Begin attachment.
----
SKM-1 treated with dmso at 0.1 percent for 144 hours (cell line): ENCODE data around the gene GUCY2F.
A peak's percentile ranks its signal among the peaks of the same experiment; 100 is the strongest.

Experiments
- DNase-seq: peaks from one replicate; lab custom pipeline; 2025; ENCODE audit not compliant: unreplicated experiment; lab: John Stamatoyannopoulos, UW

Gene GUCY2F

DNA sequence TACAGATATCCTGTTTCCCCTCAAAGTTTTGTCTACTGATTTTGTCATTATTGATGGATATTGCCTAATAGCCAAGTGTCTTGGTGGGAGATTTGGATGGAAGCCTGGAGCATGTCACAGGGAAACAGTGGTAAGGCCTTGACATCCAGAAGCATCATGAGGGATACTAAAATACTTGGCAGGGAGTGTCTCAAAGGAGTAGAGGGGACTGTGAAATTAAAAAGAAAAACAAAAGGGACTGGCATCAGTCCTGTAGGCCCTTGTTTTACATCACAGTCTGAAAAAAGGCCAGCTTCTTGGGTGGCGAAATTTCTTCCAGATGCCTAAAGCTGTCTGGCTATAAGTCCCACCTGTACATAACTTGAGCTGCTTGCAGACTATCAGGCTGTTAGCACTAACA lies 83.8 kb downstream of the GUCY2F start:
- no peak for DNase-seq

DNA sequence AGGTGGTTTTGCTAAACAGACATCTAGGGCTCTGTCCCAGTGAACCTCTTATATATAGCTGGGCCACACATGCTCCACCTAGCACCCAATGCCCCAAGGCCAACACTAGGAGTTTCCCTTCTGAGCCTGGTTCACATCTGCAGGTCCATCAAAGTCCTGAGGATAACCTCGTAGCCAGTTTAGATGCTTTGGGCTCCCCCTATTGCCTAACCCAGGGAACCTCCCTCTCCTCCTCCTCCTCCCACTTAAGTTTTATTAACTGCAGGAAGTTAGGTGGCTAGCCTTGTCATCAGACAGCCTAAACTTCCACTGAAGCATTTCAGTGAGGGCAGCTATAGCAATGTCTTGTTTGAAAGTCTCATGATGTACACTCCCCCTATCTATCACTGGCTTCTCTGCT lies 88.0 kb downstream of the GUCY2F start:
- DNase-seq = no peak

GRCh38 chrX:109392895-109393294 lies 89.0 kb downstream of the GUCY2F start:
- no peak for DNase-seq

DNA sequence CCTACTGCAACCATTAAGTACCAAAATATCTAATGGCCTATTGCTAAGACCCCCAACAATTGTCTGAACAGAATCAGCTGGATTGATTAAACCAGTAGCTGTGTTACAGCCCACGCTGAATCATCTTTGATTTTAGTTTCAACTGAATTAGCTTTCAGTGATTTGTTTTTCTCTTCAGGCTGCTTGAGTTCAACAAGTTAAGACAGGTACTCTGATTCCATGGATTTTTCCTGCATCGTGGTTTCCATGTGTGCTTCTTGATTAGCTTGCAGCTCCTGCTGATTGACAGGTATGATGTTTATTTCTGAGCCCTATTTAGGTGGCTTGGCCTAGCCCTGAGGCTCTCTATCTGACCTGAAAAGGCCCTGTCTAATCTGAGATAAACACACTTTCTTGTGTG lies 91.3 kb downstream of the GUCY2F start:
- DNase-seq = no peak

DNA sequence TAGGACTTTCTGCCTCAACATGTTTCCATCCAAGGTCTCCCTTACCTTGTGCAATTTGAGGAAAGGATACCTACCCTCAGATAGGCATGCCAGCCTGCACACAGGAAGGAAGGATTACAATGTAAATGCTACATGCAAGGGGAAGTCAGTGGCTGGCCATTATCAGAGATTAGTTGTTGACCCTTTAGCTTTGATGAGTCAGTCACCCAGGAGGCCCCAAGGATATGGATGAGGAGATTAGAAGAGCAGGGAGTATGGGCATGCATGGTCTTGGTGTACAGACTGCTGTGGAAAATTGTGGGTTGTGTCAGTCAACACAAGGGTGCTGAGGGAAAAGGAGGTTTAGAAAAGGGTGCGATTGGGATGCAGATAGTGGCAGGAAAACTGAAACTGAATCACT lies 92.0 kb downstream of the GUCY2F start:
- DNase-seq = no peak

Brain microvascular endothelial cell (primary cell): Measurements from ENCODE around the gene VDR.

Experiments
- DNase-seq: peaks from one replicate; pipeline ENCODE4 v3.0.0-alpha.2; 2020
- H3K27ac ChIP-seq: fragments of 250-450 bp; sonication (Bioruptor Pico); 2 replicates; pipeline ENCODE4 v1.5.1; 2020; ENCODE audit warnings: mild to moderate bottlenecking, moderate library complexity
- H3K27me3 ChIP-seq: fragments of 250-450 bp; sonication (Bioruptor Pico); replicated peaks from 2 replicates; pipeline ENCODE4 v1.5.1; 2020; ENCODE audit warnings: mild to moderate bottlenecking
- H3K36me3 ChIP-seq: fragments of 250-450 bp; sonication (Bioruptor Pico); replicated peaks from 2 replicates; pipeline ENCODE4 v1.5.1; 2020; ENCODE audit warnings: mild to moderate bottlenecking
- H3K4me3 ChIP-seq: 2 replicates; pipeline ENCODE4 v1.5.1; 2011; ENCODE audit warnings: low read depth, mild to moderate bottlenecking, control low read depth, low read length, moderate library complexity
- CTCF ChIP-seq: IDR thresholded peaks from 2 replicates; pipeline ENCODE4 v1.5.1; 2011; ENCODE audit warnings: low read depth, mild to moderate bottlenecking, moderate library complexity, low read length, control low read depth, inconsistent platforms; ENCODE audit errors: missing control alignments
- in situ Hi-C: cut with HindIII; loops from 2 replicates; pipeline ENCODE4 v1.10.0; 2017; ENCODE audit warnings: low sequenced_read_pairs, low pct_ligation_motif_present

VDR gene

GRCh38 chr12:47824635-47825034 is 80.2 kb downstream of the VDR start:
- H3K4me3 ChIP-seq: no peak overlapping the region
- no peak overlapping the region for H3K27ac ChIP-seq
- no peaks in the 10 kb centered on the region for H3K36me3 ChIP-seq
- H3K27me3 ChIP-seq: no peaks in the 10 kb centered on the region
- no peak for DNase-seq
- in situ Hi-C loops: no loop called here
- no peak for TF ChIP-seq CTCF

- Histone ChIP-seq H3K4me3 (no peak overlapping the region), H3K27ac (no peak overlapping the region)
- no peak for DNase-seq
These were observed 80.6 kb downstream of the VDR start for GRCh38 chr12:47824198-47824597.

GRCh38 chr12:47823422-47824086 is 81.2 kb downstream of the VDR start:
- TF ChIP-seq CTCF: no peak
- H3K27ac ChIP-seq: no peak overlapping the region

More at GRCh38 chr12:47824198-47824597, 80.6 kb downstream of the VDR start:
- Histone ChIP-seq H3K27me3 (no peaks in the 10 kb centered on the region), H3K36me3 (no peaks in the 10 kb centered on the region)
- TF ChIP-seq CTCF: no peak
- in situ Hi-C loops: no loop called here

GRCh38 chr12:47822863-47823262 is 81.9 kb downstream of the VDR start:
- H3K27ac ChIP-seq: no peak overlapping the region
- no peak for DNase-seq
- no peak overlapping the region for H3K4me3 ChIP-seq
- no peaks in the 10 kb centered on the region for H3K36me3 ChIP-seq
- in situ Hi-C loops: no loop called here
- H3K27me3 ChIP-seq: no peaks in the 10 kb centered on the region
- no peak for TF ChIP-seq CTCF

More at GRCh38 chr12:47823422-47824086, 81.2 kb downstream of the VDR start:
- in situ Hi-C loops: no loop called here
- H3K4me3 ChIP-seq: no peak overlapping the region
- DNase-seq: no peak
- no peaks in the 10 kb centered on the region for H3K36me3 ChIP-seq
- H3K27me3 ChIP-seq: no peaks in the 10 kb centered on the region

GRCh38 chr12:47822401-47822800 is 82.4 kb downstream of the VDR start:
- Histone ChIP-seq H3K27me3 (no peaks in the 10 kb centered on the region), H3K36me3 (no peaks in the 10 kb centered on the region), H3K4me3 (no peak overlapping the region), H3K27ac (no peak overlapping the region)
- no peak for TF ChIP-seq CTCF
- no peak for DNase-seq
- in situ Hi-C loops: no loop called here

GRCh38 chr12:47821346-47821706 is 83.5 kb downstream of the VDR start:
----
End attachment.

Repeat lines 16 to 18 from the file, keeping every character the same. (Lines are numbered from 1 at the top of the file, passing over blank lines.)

Brain microvascular endothelial cell (primary cell): Measurements from ENCODE around the gene VDR.

Experiments
- DNase-seq: peaks from one replicate; pipeline ENCODE4 v3.0.0-alpha.2; 2020